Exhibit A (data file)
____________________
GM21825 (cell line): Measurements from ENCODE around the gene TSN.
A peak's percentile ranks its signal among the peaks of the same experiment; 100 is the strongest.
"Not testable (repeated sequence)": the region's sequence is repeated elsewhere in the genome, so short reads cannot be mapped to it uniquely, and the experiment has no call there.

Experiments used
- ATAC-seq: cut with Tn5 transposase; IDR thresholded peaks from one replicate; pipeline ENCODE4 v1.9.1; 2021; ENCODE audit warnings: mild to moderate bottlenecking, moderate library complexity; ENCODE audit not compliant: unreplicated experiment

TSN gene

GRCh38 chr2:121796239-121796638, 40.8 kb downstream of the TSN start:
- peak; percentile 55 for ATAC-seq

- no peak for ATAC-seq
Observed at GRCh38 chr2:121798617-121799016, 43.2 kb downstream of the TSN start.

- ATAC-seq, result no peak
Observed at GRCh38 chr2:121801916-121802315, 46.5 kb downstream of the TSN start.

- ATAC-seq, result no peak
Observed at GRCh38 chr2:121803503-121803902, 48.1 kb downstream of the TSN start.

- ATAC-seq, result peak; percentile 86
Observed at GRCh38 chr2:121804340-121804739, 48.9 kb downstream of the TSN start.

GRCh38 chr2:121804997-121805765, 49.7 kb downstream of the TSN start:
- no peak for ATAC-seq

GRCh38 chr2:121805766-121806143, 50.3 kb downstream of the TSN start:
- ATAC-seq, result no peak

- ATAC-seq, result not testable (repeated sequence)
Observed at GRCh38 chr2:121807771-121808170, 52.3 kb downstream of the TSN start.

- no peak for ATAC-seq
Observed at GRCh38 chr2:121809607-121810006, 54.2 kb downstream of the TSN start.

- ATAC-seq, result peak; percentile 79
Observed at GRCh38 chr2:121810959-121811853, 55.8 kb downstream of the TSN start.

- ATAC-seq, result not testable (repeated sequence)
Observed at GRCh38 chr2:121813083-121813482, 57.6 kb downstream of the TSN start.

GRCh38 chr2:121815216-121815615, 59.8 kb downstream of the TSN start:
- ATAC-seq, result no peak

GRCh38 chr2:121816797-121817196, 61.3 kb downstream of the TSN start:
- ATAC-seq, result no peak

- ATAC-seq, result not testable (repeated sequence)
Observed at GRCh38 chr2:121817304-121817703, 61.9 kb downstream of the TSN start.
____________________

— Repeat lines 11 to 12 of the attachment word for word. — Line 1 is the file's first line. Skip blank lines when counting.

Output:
- ATAC-seq, result no peak
Observed at GRCh38 chr2:121801916-121802315, 46.5 kb downstream of the TSN start.